|STALEY, ZACHERY - University Of Nebraska|
|MILLMIER SCHMIDT, AMY - University Of Nebraska|
|ESKRIDGE, KENT - University Of Nebraska|
|LI, XU - University Of Nebraska|
Submitted to: Journal of Environmental Quality
Publication Type: Peer Reviewed Journal
Publication Acceptance Date: 11/27/2019
Publication Date: 6/1/2020
Citation: Staley, Z.R., Millmier Schmidt, A., Woodbury, B.L., Eskridge, K.M., Durso, L.M., Li, X. 2020. Corn stalk residue may add antibiotic-resistant bacteria to manure composting piles. Journal of Environmental Quality. 49(3):745-753. https://doi.org/10.1002/jeq2.20017.
Interpretive Summary: Untreated manure used to fertilize crops has the potential to reduce antibiotic effectiveness by increasing environmental resistance. One method being investigated to treat manure prior to application is composting. Composting is a process where material (bulking agent) high in organic carbon like corn stover is added to manure and then piled in a row. While in the row, the organic material begins to decompose causing the pile to heat up. During this heating process, it was expected the antibiotics and resistant microbes would be inactivated. However, it was found some of the bulking agent added was naturally high in antibiotic resistance. A survey of various bulking agents from different sources was evaluated to determine which ones were not high in antibiotic resistance. It was found the use of pesticides tended to increase bulking agent resistance. Also, it was found certain corn hybrids increase resistance. This study suggests screening the bulking agent for resistance prior to composting for improved inactivation of antibiotic resistance.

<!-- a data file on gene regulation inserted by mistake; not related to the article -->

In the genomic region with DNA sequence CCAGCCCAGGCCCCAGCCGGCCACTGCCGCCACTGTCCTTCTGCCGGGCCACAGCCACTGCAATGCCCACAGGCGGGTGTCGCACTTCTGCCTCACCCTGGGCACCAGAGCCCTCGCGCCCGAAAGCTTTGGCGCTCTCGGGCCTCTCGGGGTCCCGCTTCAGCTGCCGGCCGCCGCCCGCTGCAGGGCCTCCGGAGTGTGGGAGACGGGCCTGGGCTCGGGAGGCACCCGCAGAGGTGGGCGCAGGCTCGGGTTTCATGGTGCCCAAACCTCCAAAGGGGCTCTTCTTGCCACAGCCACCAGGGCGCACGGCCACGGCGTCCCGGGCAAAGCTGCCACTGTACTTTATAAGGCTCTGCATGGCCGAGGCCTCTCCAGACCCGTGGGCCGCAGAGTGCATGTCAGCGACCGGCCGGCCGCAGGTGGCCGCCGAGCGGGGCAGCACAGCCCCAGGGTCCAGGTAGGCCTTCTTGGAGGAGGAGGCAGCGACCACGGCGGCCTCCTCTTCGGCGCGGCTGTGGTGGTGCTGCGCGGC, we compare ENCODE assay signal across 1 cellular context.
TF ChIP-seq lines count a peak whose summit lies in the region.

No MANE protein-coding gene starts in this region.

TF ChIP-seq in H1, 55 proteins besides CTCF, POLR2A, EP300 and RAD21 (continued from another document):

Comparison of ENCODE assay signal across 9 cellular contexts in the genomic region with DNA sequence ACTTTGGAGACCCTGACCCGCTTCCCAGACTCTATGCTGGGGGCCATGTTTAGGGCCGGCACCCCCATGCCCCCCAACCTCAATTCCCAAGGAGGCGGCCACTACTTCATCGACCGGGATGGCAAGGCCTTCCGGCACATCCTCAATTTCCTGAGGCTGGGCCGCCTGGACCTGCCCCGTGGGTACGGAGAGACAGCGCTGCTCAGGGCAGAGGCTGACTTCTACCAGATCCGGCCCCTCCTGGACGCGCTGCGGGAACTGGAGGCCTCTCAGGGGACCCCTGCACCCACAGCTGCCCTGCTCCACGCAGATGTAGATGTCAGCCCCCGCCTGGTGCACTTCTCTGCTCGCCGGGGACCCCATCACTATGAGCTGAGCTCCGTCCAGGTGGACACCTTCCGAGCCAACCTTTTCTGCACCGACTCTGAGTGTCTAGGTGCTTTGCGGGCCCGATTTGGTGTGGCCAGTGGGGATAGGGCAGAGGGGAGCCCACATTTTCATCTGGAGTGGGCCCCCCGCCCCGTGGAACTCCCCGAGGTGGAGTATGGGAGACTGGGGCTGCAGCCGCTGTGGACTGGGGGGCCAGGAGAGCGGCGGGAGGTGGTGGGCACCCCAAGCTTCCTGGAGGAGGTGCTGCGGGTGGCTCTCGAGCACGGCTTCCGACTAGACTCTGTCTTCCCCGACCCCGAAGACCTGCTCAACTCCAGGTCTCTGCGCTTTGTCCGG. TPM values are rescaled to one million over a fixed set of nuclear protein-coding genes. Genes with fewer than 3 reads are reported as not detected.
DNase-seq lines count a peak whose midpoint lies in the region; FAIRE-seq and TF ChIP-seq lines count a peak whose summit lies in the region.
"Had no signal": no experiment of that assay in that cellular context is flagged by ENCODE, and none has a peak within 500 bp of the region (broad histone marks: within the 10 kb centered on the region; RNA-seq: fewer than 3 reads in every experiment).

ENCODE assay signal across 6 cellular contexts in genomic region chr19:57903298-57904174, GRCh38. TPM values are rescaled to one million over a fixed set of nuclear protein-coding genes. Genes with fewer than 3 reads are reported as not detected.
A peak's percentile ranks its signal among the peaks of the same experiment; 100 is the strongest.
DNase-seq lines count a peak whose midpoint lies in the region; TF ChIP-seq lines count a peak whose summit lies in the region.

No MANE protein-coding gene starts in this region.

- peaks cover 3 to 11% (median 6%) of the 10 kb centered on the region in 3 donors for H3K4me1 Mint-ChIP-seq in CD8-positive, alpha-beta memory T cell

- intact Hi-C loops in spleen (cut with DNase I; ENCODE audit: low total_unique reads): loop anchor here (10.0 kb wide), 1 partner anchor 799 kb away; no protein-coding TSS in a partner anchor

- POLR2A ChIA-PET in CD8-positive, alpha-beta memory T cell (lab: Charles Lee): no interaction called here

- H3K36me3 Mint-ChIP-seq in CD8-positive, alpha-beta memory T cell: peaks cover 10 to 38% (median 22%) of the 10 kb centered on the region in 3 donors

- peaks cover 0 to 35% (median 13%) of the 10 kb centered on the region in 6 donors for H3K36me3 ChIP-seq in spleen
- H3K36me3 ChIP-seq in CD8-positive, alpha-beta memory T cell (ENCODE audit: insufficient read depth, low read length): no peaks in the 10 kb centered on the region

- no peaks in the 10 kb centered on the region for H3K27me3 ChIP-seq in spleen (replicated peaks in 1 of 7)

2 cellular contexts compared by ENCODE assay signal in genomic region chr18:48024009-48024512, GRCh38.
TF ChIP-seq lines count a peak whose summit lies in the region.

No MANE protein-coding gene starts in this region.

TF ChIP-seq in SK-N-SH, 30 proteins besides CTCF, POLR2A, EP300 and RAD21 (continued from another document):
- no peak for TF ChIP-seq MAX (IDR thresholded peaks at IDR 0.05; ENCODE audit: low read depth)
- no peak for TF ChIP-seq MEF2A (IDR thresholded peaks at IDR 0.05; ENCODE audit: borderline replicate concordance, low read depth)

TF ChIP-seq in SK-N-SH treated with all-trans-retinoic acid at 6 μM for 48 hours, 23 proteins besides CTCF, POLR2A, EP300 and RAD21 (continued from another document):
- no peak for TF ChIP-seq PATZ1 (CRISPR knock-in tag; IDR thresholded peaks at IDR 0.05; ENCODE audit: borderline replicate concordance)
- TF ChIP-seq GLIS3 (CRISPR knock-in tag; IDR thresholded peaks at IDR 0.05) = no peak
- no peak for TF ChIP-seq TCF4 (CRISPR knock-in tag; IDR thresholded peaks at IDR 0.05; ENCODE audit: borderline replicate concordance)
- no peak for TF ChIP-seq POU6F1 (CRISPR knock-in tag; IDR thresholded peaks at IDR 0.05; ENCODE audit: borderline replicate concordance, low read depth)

Technical Abstract: Manure is commonly used as a fertilizer or soil conditioner; however, land application of untreated manure may introduce pathogens and antibiotic-resistant bacteria (ARB) into the soil, with harmful implications for public health. Composting is a manure management practice wherein a carbon-rich bulking agent, such as corn (Zea mays L.) stalk residue, is added to manure to achieve desirable carbon/nitrogen ratios to facilitate microbial activities and generate enough heat to inactivate pathogens, including antibiotic-resistant pathogens. However, when comparing compost piles and stockpiles for ARB reduction, we noticed that bulking agents added ARB to composting piles and compromised the performance of composting in reducing ARB. We hypothesized that ARB could be prevalent in corn stalk residues, a commonly used bulking agent for composting. To test this hypothesis, corn stalk residue samples throughout Nebraska were surveyed for the presence of ARB. Of the samples tested, 54% were positive for antibiotic-resistant Escherichia coli or enterococci using direct plating or after enrichment. Although not statistically significant, there was a trend wherein the use of pesticides tended to result in a greater prevalence of some ARB. Results from this study suggest that bulking agents can be a source of ARB in manure composting piles and highlight the importance of screening bulking agents for effective ARB reduction in livestock manure during composting.